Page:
CCR – Disposal Regulation Revisions & Permitting Program by the U.S. Environmental Protection Agency moves forward on two matters that proposed to revise its 2015 solid waste regulations for the disposal of coal combustion residuals.
On February 19, 2020, EPA announced what it said is the last of planned actions to implement the Congressional mandates, respond to petitions, address the results of litigation, and apply lessons learned to ensure smoother implementation of the regulations. In a rulemaking entitled “A Holistic Approach to Closure Part B,” EPA proposed the following revisions:
One of the proposed options for allowing the use of CCR for closure activities would allow coal ash to be moved between units at the same facility and consolidated at impoundments that are scheduled for closure. The second option would allow utilities to beneficially use coal ash in disposal unit closure activities.
Under the proposed rule, utilities would need to submit an alternative liner demonstration within 13 months of the final rule, with the possibility of extensions. The EPA noted there would likely be few basins able to meet the alternative liner requirements.
The proposal would also allow utilities to continue disposing ash into some ponds even after the pond has been scheduled for closure. Ponds will still be able to take in ash if the ash remains under a certain volume — and this includes ponds located in unstable areas, such as in a seismic zone or within five feet of a waterway.
EPA will seek comment on this proposal during a 45-day public comment period that will commence when it is published in the Federal Register. EPA will also hold a virtual public hearing on the proposal on April 9, 2020.
On February 20, 2020, EPA’s previously announced proposed rule to establish a Federal CCR Permitting Program was published in the Federal Register. The creation of a federal permitting program for coal ash disposal regulations was required by Congress in the 2016 Water Infrastructure Improvements for the Nation (WIIN) Act, which shifted enforcement authority for EPA’s disposal standards from citizen lawsuits to state environmental regulators. The federal permit program is intended for use in states that do not seek EPA approval for their own programs and for use in Indian Country.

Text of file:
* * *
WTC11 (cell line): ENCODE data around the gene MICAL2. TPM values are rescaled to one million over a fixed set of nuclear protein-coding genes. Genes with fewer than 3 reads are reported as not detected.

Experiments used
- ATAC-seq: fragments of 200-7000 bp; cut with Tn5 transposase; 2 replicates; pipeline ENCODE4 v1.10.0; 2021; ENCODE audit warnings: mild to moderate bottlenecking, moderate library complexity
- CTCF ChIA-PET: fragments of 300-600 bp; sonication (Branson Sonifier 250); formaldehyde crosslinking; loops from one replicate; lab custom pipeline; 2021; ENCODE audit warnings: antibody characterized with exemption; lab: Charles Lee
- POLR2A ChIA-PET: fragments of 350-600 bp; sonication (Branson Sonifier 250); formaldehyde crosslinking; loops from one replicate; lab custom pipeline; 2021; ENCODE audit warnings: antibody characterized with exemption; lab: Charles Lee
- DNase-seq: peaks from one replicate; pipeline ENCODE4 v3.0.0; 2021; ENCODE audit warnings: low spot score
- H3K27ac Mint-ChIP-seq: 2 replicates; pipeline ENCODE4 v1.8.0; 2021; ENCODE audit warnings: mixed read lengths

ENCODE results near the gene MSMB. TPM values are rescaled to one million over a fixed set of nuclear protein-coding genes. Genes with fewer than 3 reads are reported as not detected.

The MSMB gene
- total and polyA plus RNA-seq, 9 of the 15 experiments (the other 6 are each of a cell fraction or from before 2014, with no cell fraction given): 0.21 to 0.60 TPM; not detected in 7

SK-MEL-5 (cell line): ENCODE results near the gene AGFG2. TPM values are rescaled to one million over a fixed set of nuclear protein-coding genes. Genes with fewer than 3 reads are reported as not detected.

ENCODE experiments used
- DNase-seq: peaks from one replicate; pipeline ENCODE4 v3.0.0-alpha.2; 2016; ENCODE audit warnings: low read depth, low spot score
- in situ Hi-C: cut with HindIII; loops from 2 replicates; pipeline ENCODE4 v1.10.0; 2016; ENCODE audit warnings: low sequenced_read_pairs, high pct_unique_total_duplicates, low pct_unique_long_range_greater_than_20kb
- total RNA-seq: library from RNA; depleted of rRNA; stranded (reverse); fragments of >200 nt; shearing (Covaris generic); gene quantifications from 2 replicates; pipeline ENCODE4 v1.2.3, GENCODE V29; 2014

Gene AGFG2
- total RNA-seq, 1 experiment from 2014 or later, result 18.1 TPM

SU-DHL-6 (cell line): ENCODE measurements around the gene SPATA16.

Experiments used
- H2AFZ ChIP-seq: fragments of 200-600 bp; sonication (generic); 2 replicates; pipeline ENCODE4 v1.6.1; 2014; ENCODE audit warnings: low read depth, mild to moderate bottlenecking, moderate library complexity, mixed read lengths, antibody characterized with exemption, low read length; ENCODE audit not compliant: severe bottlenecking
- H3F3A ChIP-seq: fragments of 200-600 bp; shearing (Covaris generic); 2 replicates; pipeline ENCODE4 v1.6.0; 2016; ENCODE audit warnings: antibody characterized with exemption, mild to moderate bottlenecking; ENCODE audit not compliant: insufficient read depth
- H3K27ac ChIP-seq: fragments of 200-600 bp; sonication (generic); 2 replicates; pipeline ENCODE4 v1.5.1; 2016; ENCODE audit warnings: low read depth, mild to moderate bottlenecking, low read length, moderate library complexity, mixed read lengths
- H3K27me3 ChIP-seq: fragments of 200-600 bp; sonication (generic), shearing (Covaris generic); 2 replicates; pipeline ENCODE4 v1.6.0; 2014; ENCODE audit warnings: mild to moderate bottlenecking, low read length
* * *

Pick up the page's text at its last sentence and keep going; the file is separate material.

The proposed federal program includes electronic permitting and sets requirements for permit applications, content and modification, as well as procedural requirements.
A federal appeals court ruled that the Obama administration’s rule to regulate coal ash does not go far enough in some areas. However, the court did not give environmentalists everything they were seeking. The U.S. Court of Appeals for the District of Columbia Circuit’s Aug. 21 decision in the case, Utility Solid Waste Activities Group v. EPA gave neither side all it wanted.
The decision comes as the Trump administration seeks to revise the EPA’s 2015 rule intended to regulate coal combustion residuals (CCR) from coal-fired power plants—one of the largest waste streams in the U.S. In July, the EPA issued a final rule granting more flexibility to industry and states. Both the Obama and Trump administrations have sought to give states the ability to create their own standards, but according to the D.C. Circuit, neither set of rules satisfied the Resource Conservation and Recovery Act–a 1976 law that allows the federal government to regulate solid waste generation, storage and disposal.
In its ruling, the court agreed that the EPA erred when it failed to mandate unlined CCR surface impoundments be closed, and when it exempted inactive impoundments from the regulation. The court also ruled that EPA should not have classified clay-lined impoundments as being lined.
The court also ruled against industry groups. For example, it determined that EPA does have the authority to regulate inactive impoundments and that it did provide enough public notice that it intended to apply aquifer-location criteria to existing impoundments.
The court also found that EPA decision to prohibit certain unencapsulated beneficial uses of CCR in amounts 12,400 tons or greater was arbitrary and remanded that decision to the EPA. The Agency had previously acknowledged the error in setting the 12,400 ton threshold (the threshold using the Agency’s methodology should have been about 75,000 tons).
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